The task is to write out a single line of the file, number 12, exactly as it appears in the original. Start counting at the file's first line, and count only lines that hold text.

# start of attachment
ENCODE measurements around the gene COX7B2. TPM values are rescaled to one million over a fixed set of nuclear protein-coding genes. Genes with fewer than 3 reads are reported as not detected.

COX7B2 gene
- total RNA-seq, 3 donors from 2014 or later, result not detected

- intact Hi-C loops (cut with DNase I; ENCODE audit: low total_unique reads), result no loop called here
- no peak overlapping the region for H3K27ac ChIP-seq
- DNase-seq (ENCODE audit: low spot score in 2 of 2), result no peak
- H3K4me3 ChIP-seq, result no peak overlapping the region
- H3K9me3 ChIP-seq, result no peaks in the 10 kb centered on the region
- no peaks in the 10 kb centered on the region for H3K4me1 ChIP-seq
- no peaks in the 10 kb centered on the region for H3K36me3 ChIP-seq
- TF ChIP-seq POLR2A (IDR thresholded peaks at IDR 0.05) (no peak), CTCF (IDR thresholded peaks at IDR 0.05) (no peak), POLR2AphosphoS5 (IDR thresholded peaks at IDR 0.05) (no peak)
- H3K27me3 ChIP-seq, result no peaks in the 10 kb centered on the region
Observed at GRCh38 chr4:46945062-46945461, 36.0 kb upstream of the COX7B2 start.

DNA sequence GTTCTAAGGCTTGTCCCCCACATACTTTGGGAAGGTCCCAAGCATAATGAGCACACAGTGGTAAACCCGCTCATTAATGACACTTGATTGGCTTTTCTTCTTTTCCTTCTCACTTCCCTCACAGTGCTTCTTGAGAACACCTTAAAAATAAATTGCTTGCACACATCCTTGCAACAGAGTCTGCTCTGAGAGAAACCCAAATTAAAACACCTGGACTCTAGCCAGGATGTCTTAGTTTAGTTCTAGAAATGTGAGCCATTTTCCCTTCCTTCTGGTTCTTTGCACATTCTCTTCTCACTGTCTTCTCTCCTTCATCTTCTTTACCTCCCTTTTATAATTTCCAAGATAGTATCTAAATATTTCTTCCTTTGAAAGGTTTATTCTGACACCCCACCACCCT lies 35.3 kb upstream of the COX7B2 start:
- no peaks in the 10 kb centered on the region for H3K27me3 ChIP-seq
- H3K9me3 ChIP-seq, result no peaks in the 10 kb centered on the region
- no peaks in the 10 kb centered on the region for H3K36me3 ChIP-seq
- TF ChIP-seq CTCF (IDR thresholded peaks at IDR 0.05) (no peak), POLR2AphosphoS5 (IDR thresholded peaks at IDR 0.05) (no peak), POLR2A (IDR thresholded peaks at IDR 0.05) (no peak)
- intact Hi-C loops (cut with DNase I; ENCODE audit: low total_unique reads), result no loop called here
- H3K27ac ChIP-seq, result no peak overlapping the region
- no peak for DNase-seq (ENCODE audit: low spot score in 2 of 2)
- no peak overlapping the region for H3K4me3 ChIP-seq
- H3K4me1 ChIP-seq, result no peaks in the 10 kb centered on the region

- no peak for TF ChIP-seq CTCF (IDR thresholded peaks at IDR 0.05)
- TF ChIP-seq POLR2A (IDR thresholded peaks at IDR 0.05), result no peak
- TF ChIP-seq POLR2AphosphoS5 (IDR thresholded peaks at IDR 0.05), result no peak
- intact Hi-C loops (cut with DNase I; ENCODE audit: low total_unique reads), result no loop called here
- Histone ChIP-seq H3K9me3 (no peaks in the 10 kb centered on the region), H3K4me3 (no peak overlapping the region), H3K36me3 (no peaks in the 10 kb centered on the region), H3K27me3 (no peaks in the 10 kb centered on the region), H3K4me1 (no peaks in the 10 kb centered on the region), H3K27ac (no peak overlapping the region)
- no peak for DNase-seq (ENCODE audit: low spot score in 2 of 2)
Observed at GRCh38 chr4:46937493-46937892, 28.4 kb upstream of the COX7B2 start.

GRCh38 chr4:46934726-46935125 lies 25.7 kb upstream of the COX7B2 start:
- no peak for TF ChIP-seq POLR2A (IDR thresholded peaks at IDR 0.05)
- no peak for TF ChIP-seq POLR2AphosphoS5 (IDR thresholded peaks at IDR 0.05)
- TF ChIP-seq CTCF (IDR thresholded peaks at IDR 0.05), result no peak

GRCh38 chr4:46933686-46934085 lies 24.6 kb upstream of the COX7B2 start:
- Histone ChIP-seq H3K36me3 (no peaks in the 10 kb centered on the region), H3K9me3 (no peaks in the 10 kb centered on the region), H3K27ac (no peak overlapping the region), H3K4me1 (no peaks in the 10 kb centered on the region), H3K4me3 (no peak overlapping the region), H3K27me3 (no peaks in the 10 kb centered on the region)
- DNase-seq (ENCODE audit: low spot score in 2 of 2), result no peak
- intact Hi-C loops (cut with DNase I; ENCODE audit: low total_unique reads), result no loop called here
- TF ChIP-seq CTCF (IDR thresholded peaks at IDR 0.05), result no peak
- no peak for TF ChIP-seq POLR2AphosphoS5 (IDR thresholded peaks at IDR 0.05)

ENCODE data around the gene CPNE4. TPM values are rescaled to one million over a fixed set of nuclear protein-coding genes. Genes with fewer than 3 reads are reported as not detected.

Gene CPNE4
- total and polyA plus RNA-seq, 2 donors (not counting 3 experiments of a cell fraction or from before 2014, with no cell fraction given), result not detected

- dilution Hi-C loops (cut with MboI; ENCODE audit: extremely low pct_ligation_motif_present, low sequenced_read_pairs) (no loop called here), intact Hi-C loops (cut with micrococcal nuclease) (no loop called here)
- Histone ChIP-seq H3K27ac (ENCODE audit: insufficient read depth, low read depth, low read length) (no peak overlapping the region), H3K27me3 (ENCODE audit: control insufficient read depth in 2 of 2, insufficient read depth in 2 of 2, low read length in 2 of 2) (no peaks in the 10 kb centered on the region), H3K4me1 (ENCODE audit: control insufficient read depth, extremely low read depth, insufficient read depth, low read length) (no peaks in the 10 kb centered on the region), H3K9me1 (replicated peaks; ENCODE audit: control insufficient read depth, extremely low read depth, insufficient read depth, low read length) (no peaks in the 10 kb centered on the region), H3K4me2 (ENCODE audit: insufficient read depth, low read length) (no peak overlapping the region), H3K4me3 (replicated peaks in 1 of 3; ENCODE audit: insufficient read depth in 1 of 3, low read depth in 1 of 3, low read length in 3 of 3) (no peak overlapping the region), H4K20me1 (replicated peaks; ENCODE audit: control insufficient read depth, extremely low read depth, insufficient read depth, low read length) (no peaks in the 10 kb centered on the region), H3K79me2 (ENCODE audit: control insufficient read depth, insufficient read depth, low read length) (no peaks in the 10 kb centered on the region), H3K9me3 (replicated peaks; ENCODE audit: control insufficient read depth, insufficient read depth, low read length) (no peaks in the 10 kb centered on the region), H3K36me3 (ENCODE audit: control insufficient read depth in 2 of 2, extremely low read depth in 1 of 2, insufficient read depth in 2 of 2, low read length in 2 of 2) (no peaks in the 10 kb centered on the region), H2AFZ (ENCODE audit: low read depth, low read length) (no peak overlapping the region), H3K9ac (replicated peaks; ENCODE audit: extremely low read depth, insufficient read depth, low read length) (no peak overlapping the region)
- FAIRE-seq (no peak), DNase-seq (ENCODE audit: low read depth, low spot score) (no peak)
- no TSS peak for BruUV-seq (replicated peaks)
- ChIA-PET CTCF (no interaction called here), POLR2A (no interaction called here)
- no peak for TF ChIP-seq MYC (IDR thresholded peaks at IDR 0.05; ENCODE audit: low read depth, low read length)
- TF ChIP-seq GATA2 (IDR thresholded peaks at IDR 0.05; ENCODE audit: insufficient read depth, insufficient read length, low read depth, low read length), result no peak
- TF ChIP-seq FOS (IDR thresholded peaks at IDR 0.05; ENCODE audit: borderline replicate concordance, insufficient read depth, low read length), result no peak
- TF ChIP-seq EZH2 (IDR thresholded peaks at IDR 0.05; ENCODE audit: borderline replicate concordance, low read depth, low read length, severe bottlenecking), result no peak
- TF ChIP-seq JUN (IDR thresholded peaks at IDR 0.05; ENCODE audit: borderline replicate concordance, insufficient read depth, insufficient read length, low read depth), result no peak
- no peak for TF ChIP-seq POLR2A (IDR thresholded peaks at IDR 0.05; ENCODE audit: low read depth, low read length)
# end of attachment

- H3K27me3 ChIP-seq, result no peaks in the 10 kb centered on the region